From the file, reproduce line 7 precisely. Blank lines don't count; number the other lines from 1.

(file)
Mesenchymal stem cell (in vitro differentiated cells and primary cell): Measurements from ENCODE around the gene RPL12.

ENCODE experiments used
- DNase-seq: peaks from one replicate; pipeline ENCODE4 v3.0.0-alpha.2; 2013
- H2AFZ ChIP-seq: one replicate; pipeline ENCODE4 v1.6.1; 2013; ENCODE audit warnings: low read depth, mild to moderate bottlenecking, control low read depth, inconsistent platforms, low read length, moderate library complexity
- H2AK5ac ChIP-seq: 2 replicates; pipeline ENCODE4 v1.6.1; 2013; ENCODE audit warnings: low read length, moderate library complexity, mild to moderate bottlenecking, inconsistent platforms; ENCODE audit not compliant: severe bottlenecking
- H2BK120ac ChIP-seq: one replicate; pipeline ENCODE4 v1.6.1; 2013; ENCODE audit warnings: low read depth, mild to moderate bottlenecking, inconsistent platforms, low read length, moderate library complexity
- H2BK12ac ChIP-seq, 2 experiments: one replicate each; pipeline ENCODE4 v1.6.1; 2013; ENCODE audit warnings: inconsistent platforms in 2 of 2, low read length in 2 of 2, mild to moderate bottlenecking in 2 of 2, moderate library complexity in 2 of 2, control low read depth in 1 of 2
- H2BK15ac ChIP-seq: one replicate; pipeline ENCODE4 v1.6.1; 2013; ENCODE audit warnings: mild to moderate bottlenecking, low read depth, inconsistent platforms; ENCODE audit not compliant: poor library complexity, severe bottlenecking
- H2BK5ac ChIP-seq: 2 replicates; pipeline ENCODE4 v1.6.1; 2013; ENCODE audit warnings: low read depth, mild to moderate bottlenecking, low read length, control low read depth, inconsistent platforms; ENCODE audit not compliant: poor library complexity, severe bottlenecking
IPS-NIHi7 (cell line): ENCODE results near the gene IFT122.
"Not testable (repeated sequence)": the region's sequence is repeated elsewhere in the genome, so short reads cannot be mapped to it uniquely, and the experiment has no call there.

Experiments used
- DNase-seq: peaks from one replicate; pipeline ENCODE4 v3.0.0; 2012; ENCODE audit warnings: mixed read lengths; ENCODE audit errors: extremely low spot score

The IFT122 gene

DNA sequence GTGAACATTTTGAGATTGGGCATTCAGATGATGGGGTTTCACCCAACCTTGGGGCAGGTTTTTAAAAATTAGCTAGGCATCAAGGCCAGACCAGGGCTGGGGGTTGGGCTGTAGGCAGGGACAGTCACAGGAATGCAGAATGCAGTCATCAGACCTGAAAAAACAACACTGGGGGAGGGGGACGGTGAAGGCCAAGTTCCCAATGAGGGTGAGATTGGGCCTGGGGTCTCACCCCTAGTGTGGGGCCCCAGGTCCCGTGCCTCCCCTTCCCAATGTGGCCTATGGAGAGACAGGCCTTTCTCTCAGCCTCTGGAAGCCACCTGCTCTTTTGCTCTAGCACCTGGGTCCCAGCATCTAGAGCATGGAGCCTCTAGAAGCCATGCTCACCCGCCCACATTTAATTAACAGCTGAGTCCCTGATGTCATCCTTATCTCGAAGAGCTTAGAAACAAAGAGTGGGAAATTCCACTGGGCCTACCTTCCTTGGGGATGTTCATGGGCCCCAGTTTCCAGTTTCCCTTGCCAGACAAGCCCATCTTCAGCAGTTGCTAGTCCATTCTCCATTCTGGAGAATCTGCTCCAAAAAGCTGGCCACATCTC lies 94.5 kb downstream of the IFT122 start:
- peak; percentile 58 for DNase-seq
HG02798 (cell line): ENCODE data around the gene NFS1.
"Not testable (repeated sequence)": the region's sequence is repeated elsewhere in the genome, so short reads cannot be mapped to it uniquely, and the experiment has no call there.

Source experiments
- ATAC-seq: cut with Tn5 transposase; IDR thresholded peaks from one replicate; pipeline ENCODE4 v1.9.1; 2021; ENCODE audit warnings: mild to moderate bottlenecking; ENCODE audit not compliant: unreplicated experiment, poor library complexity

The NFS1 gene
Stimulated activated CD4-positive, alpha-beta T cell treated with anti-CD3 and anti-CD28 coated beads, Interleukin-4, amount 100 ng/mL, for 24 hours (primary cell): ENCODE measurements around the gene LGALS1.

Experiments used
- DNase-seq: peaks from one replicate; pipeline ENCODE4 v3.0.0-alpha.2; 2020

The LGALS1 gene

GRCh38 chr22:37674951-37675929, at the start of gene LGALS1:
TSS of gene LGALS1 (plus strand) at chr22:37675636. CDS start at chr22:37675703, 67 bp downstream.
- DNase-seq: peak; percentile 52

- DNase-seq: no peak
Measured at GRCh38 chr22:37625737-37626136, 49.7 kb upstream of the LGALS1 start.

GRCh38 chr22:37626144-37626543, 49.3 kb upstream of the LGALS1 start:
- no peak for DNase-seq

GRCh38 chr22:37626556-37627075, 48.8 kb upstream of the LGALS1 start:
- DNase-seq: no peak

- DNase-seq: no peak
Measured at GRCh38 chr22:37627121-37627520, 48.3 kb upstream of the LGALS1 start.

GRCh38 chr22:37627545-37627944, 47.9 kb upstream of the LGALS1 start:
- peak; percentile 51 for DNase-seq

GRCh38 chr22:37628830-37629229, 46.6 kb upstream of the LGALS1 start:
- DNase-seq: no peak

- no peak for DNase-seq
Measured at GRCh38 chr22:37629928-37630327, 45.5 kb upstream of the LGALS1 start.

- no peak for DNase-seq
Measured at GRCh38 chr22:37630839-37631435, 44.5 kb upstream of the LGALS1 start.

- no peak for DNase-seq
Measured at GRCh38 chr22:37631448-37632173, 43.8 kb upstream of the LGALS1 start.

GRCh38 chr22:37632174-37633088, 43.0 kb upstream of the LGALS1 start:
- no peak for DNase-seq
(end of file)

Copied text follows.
- H2BK12ac ChIP-seq, 2 experiments: one replicate each; pipeline ENCODE4 v1.6.1; 2013; ENCODE audit warnings: inconsistent platforms in 2 of 2, low read length in 2 of 2, mild to moderate bottlenecking in 2 of 2, moderate library complexity in 2 of 2, control low read depth in 1 of 2